Terminal to delete?

Discussion in 'macOS' started by Michaelgtrusa, Jun 28, 2009.

  1. Michaelgtrusa macrumors 604

    Michaelgtrusa

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    #1
    I've seen several vids on youtube explaining how to delete using the terminal. The claim, this way will get more hd space back. Has any one used this method?
     
  2. JNB macrumors 604

    JNB

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    #2
    You might want to be be little more expansive in your question. What "method" are you talking about?

    To delete something using Terminal, it's just the "rm" command. Not like it's a big mystery or anything. Any space savings using that versus Trash from the GUI are negligible. Both essentially accomplish the same thing.
     
  3. mslide macrumors 6502a

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    #3
    Might want to provide a link to one of these claims. The only difference, that I'm aware of, between deleting a file from within terminal and from within the OSX GUI is that the former does not put the file in the trash bin... it simply deletes it forever.
     
  4. JNB macrumors 604

    JNB

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    #5
    Well, that was painful. :D

    It's still the same thing either way, and the video implies--incorrectly--that the rm command deletes the file, when it in fact does not. It removes the directory entries for files (just like Empty Trash), and "frees up" the same space, even though the original data still resides on the disk. Empty Securely overwrites the filespace and removes the directory entry, but again, does not "delete" data from a drive.

    In fact, if you think about it logically, it's physically impossible to truly delete data--that is, removing it from a drive--once written to for the first time. All you can ever do is continually overwrite the same blocks with something else.
     
  5. mmulin macrumors 6502

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    #6
    Once you empty the trash bin, there is no difference. I doubt there is a command which magically creates more space when deleting a file xxx bytes in size, wtf.
     
  6. Michaelgtrusa thread starter macrumors 604

    Michaelgtrusa

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  7. old-wiz macrumors G3

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    #8
    Not to mention that if you are not careful doing rm from terminal you can delete a lot more than you thought you would. When you enter commands at terminal, you are at the Unix command line, which even people with years of experience at it have been known to muck things up.
     
  8. Michaelgtrusa thread starter macrumors 604

    Michaelgtrusa

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  9. MacUser2525 macrumors 68000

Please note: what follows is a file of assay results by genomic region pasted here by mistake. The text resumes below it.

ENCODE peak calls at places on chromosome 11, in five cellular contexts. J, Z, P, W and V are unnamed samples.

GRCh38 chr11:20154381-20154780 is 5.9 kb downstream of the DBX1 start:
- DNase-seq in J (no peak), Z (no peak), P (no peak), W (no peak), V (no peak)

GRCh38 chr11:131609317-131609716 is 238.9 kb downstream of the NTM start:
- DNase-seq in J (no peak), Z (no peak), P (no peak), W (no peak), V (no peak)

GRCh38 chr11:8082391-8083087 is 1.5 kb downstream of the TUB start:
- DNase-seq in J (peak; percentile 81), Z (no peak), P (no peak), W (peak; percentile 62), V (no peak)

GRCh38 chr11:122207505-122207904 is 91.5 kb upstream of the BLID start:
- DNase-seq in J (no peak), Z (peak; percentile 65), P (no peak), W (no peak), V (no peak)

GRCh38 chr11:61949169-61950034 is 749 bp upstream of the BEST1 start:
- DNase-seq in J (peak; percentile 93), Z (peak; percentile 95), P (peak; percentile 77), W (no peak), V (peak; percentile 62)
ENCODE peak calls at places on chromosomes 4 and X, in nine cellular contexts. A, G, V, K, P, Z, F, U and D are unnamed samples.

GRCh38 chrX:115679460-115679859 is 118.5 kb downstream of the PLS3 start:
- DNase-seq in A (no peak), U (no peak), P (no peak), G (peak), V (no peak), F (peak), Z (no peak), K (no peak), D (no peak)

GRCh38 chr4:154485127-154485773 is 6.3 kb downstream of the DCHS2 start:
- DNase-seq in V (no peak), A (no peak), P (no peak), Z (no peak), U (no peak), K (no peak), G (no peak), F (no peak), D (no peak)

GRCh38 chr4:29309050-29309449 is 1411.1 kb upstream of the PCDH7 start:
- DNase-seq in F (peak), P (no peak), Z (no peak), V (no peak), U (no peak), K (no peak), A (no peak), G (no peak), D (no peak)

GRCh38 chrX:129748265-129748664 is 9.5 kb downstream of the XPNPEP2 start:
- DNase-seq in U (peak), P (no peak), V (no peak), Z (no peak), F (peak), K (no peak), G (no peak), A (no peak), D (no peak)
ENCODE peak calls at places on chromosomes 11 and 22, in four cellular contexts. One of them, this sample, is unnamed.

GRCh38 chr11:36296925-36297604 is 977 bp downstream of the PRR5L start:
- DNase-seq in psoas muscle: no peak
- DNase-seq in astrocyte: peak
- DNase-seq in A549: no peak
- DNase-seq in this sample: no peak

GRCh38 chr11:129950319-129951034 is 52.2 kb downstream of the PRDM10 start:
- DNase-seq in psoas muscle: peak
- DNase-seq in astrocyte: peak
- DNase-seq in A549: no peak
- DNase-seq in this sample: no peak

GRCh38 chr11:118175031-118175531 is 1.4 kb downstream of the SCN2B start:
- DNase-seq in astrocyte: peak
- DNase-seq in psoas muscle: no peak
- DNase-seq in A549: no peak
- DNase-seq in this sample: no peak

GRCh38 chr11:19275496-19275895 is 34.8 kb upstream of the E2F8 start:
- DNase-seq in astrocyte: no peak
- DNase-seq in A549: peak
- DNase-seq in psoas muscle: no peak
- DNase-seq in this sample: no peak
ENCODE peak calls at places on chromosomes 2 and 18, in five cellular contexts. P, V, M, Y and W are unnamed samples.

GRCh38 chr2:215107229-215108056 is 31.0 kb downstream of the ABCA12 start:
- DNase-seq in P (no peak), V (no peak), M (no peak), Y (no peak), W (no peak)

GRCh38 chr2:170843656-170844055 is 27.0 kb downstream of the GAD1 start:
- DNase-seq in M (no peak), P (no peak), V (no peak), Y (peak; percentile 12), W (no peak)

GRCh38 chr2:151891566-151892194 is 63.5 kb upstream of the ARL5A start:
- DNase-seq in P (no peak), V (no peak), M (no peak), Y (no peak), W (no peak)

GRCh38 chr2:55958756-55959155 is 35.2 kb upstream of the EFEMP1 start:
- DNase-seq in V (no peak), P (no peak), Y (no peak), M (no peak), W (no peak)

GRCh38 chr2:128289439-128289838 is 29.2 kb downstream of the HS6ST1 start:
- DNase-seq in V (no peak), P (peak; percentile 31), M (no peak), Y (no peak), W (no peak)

MacUser2525

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    #10
    Which is why it is a good idea to put.

    Code:
    alias rm="rm -i"
    
    In your ~/.bashrc to have it ask to confirm removing of the individual file(s), then you can always use rm -f some_file(s) to skip the question(s) if your sure what you are doing is correct.
     
  10. miles01110 macrumors Core

    miles01110

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    #11
    Trash is basically just a front end for "rm." You can recover things deleted via Trash (unless you use Secure Empty Trash) or rm, but it takes special software.
     
  11. Ploki macrumors 68000

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    #12
    rm -rf /
    ;P this method saves you more space than any other!

    disclaimer: dont try it.. although its suppose to have protection against it, i for one am NOT willing to try it on mine.. :D
     
  12. Michaelgtrusa thread starter macrumors 604

    Michaelgtrusa

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  13. Nadinengland macrumors newbie

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  14. mslide macrumors 6502a

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    #15
    Of course. My point was that deleting a file in the gui just simply moves it to a folder, in your home directory, called ~/.Trash, instead of removing it like rm does. I wasn't sure if the OP knew that only doing the former (without emptying the trash) doesn't actually recover hard drive space.
     
  15. Michaelgtrusa thread starter macrumors 604

    Michaelgtrusa

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    #16
    Since i'm not well educated on this method, I will not use it. I'll use cleanapp and then secure delete.
     

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